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Zachary J. Miller, Division of Biological Sciences, University of Missouri, Columbia, MO, Austin Lynn, Biological Sciences, University of Missouri, Columbia, MO, Emelyn Piotter, St. Louis University, Mackenzie Wallace, University of Missouri, Columbia, MO, Camille Oster, University of Missouri and Candace Galen, Biological Sciences, University of Missouri-Columbia, Columbia, MO
Zachary J. Miller
Division of Biological Sciences, University of Missouri Columbia, MO, USA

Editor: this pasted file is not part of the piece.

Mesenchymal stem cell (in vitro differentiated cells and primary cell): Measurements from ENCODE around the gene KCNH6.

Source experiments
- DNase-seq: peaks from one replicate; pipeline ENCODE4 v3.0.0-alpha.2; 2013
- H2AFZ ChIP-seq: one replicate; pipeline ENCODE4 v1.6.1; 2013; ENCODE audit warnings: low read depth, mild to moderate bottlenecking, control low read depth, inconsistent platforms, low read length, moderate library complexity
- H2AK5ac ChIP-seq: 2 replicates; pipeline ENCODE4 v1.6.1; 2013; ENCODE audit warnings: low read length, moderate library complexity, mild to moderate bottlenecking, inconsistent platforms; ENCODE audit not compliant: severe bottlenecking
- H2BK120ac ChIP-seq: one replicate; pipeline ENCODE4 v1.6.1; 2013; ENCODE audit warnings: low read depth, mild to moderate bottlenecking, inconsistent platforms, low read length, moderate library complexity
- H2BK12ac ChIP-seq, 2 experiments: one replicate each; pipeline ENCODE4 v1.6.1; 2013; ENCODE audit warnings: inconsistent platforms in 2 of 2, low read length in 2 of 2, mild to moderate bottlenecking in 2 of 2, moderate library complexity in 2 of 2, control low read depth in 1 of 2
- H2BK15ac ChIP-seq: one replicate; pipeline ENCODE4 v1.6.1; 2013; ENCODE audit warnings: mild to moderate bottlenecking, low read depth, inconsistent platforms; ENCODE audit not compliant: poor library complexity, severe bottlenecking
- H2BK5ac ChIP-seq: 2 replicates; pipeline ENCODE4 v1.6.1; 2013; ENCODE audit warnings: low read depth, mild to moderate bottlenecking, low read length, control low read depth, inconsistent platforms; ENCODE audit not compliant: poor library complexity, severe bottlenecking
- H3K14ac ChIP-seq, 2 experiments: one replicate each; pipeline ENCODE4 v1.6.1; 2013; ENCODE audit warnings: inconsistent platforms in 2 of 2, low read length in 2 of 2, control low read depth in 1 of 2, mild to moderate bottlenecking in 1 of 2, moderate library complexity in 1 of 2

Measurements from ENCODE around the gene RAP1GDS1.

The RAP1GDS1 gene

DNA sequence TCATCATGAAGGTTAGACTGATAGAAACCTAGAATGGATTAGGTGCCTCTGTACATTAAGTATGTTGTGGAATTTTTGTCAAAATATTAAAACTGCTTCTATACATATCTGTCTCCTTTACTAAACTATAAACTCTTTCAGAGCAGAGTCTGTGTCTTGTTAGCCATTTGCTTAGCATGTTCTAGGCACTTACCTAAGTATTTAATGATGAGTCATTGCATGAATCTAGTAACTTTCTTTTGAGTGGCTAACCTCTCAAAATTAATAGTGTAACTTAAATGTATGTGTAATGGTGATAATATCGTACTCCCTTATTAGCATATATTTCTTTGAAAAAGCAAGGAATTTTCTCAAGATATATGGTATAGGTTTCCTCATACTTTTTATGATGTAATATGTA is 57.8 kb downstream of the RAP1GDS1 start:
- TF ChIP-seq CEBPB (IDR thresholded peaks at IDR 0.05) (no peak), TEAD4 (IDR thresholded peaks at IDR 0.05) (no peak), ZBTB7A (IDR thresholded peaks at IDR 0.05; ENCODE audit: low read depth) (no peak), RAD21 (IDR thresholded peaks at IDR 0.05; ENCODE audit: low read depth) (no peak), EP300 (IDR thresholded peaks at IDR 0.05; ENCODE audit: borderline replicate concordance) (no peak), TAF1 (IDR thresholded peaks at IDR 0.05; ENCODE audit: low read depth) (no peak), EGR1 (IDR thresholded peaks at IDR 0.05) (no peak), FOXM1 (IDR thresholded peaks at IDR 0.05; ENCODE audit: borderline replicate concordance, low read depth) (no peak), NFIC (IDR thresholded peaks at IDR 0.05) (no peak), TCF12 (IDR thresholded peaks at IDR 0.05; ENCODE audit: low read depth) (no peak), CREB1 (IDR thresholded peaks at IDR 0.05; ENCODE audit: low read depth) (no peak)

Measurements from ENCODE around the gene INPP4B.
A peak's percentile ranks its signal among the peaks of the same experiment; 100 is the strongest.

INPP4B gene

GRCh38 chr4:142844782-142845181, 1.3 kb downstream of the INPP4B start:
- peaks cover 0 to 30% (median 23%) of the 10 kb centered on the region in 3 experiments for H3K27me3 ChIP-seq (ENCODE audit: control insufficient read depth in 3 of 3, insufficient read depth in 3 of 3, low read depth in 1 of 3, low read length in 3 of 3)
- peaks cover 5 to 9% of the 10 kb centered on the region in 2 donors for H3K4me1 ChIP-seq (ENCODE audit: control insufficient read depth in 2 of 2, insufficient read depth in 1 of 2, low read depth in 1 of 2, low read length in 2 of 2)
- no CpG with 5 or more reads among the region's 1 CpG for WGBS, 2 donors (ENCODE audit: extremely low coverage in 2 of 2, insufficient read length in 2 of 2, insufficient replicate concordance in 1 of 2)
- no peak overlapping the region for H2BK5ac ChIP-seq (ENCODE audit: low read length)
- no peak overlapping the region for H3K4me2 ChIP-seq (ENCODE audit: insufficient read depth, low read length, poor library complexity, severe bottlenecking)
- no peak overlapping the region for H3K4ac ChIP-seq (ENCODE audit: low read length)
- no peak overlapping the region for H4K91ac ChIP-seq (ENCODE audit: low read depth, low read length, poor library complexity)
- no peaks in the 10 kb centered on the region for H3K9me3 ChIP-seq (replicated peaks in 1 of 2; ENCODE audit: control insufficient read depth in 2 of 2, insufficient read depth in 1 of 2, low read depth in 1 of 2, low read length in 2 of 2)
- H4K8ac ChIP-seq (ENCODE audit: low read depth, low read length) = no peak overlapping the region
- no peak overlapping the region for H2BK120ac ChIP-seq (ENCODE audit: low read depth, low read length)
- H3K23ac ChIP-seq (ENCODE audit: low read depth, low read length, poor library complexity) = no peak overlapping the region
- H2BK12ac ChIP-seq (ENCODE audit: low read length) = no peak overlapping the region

Background/Question/Methods Global declines of bumble bees are well-documented, with populations of more than 60% of Bombus spp. decreasing and approximately 45% listed as ‘vulnerable’ or a more severe category by the International Union for Conservation of Nature. Local extinctions and range compressions are driven by habitat loss, agrochemicals, disease and climate change, threatening pollination services in both agricultural and natural ecosystems. Given their economic and ecological importance as pollinators, bumble bee declines have stimulated a proliferation of conservation-focused research over the last two decades. However, it is unknown whether the use of lethal sampling, a common entomological practice, has changed over time in response to conservation concern. We reviewed 411 Bombus-related studies spanning from 1970-2019 alongside a dataset of Bombus pinned specimens (>200k) to discern whether lethal sampling has decreased in association with heightened conservation awareness. For each journal article, we assessed whether (1) lethal and/or non-lethal sampling techniques were used, (2) the paper was explicitly written to have conservation relevance, and then (3) associated each paper with its scientific impact using citations and journal impact factors. We hypothesized that lethal sampling would decrease over time with heightened conservation awareness and that publications utilizing lethal collections would have greater scientific impact. Results/Conclusions We found that the publication of Bombus-focused papers has increased log-linearly over the last fifty years (r2=0.96, p<0.0001) and that lethal and non-lethal sampling rates have not changed in the same time period. Despite growing conservation awareness (r2=0.74, p<0.0001) and availability of non-lethal sampling methods, lethal specimen collection has accelerated with publication volume (r2=0.33, p<0.0001). Remarkably, the highest rates of lethal sampling are associated with papers demonstrating conservation awareness (χ2=8.135, df=1, p=0.004). Furthermore, we found that papers using lethal sampling were likely to have fewer citations on average (r2=0.09, p<0.001) and publication in academic journals with lower impact factors (r2=0.04, p<0.01), highlighting the utility of non-lethal approaches for investigating critical research questions. Facing myriad pressures, vulnerable bumble bee populations may be less resilient to traditional sampling norms than broadly assumed. While non-destructive sampling does not replace the numerous utilities of physical specimens, technological advances allow us to answer important questions about bumble bee colonies, populations and communities without the need for extravagant collection sizes. We highlight non-lethal sampling alternatives and underscore the need to draft proactive, empirically informed sampling guidelines that align with the long-term conservation needs of bumble bee pollinators.